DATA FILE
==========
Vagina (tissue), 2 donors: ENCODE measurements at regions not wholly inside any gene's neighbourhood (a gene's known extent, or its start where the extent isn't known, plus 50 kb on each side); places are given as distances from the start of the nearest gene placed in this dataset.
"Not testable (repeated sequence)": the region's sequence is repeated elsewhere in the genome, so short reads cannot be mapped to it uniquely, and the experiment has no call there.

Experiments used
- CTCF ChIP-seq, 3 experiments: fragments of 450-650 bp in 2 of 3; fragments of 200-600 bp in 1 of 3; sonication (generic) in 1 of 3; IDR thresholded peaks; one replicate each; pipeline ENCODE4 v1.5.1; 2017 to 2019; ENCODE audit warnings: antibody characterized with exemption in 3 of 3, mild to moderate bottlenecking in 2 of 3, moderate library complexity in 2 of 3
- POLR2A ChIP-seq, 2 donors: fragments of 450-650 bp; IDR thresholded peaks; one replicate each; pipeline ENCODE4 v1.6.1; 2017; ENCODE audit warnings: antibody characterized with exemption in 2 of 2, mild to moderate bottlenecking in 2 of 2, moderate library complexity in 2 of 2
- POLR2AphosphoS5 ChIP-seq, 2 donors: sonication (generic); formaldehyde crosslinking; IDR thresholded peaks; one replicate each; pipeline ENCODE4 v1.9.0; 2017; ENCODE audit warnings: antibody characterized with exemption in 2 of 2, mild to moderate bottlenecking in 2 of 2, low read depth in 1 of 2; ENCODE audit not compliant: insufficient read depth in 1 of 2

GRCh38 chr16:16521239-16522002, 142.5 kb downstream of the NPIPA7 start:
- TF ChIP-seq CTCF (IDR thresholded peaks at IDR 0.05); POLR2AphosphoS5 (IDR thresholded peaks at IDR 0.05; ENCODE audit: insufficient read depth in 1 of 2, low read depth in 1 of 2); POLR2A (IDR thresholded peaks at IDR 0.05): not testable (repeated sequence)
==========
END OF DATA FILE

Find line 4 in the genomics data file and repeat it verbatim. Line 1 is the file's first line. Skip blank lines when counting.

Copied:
- CTCF ChIP-seq, 3 experiments: fragments of 450-650 bp in 2 of 3; fragments of 200-600 bp in 1 of 3; sonication (generic) in 1 of 3; IDR thresholded peaks; one replicate each; pipeline ENCODE4 v1.5.1; 2017 to 2019; ENCODE audit warnings: antibody characterized with exemption in 3 of 3, mild to moderate bottlenecking in 2 of 3, moderate library complexity in 2 of 3